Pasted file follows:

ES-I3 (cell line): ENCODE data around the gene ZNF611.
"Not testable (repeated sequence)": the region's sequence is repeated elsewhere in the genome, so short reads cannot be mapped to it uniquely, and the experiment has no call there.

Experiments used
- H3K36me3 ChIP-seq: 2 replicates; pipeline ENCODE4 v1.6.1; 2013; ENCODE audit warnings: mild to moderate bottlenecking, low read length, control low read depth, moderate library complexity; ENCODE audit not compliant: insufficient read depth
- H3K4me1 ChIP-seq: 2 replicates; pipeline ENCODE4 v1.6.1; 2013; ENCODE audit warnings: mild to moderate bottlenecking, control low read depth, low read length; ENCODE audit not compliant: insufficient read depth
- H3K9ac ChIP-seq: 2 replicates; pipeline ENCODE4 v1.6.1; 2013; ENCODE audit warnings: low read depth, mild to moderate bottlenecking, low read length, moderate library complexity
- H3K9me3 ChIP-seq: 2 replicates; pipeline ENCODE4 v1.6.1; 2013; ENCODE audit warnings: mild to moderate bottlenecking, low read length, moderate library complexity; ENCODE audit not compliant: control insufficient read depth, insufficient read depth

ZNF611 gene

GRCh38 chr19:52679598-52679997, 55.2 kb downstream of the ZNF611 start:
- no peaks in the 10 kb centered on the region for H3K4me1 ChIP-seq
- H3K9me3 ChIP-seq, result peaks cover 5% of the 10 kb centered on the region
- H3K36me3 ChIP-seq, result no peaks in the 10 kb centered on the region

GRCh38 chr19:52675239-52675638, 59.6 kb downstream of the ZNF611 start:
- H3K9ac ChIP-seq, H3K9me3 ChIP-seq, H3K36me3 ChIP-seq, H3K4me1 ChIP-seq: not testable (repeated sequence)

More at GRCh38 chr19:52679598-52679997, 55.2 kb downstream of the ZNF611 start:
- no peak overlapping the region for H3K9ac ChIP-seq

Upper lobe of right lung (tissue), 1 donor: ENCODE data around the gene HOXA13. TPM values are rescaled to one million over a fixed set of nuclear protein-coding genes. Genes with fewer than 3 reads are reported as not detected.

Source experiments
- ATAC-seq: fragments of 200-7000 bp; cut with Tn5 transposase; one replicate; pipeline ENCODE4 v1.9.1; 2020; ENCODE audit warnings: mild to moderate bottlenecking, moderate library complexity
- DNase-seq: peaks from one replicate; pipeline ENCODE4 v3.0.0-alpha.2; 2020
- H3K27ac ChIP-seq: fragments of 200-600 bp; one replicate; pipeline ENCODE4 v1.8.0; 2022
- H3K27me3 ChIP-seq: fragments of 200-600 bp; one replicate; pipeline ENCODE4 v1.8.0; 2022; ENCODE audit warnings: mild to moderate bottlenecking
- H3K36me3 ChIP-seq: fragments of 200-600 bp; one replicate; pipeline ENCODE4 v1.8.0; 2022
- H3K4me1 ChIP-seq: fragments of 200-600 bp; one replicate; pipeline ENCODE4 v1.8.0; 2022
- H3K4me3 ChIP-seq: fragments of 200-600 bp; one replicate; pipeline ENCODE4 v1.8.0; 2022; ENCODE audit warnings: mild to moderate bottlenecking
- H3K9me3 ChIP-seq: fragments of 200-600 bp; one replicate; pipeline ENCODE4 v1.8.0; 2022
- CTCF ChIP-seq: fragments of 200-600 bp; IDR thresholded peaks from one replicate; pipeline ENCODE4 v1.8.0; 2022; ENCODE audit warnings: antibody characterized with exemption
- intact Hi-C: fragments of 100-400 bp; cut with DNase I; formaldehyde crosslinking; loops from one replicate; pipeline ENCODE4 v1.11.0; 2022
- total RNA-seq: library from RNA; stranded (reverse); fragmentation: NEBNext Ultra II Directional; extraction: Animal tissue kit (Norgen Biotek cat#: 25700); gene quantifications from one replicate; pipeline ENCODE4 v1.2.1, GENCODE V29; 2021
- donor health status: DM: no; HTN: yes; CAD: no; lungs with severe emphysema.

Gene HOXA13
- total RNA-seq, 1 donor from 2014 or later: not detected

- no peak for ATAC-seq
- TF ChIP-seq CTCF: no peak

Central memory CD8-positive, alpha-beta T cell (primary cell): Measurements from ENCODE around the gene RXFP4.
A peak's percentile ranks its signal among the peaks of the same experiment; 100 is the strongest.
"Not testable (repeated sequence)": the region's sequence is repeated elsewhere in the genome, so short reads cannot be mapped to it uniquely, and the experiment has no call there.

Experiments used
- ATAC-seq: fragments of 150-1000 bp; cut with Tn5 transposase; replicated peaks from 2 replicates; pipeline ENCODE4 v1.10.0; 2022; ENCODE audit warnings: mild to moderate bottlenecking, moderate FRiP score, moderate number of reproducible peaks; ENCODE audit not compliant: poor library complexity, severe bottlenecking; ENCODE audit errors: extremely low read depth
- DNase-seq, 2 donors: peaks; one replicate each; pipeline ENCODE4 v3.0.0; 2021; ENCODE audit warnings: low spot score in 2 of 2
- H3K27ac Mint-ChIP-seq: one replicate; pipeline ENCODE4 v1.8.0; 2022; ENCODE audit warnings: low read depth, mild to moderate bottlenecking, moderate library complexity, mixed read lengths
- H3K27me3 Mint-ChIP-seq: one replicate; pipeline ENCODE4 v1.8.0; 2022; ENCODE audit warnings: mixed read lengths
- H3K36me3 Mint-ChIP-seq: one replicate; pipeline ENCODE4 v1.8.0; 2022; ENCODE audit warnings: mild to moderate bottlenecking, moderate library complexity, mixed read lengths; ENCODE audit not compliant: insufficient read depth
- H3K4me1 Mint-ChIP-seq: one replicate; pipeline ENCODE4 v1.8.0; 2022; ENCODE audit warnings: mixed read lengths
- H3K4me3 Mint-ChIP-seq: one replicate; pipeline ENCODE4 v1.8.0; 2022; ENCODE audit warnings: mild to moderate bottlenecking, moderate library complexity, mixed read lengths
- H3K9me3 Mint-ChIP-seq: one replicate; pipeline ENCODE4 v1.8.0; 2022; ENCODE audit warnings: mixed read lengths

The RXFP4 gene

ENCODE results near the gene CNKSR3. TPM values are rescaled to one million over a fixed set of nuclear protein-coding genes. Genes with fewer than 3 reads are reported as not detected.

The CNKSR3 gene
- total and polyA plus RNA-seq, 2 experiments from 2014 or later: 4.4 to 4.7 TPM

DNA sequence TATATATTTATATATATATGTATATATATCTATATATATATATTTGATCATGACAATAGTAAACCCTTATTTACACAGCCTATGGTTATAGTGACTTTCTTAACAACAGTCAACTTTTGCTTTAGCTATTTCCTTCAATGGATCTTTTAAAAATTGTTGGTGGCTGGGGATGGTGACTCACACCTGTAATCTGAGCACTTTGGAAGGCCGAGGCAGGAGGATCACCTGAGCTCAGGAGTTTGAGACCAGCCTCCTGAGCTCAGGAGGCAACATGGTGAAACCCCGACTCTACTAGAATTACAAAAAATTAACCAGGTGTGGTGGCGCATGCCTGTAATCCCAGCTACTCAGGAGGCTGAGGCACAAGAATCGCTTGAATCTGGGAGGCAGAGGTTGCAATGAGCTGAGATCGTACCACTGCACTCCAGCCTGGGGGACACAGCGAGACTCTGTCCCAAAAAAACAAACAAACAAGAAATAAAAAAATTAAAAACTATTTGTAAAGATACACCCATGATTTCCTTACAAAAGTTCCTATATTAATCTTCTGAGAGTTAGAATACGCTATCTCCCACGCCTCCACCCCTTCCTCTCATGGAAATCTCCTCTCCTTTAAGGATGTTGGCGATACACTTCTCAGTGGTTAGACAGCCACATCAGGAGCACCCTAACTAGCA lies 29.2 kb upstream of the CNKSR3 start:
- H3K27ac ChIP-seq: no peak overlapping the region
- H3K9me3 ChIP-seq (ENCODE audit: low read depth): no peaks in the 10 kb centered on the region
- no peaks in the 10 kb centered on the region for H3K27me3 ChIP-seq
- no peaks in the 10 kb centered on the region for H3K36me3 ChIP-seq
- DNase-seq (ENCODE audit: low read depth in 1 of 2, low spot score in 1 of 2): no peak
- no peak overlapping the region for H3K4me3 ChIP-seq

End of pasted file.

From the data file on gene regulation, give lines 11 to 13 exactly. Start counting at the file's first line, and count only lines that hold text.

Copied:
- H3K9me3 ChIP-seq, result peaks cover 5% of the 10 kb centered on the region
- H3K36me3 ChIP-seq, result no peaks in the 10 kb centered on the region

GRCh38 chr19:52675239-52675638, 59.6 kb downstream of the ZNF611 start: